find the joy

Look For the Joy

This article was submitted by a former co-worker of mine named Caroline. I feel it can be good sometimes to step back and consider the joy that can be found from a fulfilling career! -Heather

Creating a Career and Life you Love find the joy

“Look for the joy!” That was always my mom’s advice when I faced the hard parts of growing up.

Even in her storytelling, my Mom reminded us of what it meant to look for the joy. As a child, she often spent twelve-hour days bailing hay. There’s not a lot of joy to be found running behind a hay bailer, sometimes stumbling on hidden snakes and usually eating mushy PB&J’s three meals in a row. But when she told us the stories, Mom made it sound like ice cream at the end of the day made up for all her hard work.

In college, she studied both pre-med and agricultural engineering and still managed to graduate with honors. I’m pretty sure she didn’t sleep at all, but most of what we heard about was cookie breaks and joyful summers as a camp lifeguard. She spent the first years of her marriage living apart from my army-enlisted dad but she rarely talked about how hard that was. She told me about having her girlfriends sleep over and about the terrible but hilarious meals she tried to cook when my dad was home. My mom really knew how to look for the joy in the every-day.

find the joy

Just after college, she took a job with Reynolds tobacco, helping to create the company’s first smoke-less cigarette. Finished with that project and expecting my younger brother, she decided to move closer to her in-laws. She found a demanding role at a nuclear storage facility where she worked for the next 10 years. With 6am meetings every day, I can still remember waking up at 4am for her to braid my hair before work. Even on just a few hours sleep, my mom pursued joy with full force, running home at the end of the day to play hide and seek with my brother and I.

Check out our recent article on females being career-competitive

My mom didn’t know how not to lean in. She looked for joy in any work situation, and her work ethic yielded continually bigger and better assignments. She was giving work and motherhood her all, but things just weren’t quite adding up. She had to miss days with us to work overtime and often needed to change plans to deal with work emergencies.

One time, we bought an entire school year’s worth of clothes in a single shopping trip because she didn’t know when she’d have time to go to a store again. After a lot of wrestling with the decision, she eventually stepped down from her leadership role and went back to school to become a high school teacher. She was willing to make less than half of her salary, all so that she could put my brother and I first.

When a woman makes a choice like that, most people will assume that she’s writing off her career in favor of family. It’s true, she is putting her children first, but at least in my mom’s case, writing off her career couldn’t have been further from the truth. She was choosing to lean in in an entirely new way.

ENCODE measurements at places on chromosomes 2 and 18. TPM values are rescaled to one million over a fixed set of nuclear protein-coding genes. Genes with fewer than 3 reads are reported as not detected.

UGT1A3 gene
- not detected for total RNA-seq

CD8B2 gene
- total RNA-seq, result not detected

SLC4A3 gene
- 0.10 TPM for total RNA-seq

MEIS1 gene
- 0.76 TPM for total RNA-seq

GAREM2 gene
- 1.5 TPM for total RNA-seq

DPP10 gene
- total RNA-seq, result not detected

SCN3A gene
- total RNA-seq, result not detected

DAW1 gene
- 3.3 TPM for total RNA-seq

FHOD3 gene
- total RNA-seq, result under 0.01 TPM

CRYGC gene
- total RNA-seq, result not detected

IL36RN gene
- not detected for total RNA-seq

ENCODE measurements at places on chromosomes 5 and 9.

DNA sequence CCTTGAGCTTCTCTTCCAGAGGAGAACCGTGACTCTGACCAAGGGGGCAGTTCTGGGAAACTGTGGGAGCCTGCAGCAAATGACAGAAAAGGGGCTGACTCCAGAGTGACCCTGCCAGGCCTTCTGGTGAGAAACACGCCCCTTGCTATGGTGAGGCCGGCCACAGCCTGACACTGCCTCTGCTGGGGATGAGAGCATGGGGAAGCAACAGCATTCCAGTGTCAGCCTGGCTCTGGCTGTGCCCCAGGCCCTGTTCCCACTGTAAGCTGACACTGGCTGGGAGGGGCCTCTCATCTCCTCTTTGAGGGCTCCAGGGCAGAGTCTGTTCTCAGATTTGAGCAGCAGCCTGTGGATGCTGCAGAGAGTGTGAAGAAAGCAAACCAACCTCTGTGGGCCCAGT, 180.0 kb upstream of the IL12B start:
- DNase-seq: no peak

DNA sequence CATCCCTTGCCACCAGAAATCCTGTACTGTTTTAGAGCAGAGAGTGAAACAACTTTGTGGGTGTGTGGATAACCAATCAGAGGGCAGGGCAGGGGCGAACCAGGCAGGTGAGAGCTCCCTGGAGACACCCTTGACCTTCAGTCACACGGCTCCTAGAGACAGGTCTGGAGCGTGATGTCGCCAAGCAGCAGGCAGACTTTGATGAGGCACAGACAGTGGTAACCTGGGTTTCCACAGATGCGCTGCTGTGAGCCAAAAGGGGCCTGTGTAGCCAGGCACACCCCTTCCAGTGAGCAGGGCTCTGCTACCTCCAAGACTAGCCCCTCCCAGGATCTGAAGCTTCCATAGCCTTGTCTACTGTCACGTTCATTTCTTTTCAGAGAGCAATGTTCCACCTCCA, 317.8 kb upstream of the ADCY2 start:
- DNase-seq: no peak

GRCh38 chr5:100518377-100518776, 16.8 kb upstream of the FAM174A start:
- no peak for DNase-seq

Over the past 15 years, my mom has continued to lean in, becoming one of the most successful AP statistics teachers in the state. She spent the first half of her career managing engineers and the second half managing high schoolers. Her employees wanted engaging work and opportunities for promotion and her students want engaging work and opportunities to shine. It’s really not so different.

My mom chose to lean in by simply paying attention to the opportunities to choose joy. Even more than choosing joy for her self, she chose it for her family and she constantly looks for ways to bring it to others.

Whether my career or my children are my focus, my mom will always be my role model. Here’s what she’s taught me: Be intentional about choosing joy and bringing it to others. That’s the surest path to a career that matters!

What an inspirational story! Caroline offers some great advice on how to look for the joy. We’d love to know what you think! Feel free to leave us a comment in the section below.

Written by Caroline


Caroline Baron has spent over 3000 hours learning how to solve problems. As an engineer turned personal development coach, Caroline helps women engineer their schedules for excellence. Marrying her natural problem solving skills with training as an executive coach,

Caroline has a unique way of structuring the path toward personal development. She believes that focusing on the things that really matter and pursuing steady, intentional growth helps us live lives of purpose that can then be used to help others. When she’s not coaching or speaking, Caroline can be found walking Atlanta’s Beltline trail with her husband and their fluffy doodle dog named Sugar, enjoying a good book in a local coffee shop, or waking up early to train for her next race.

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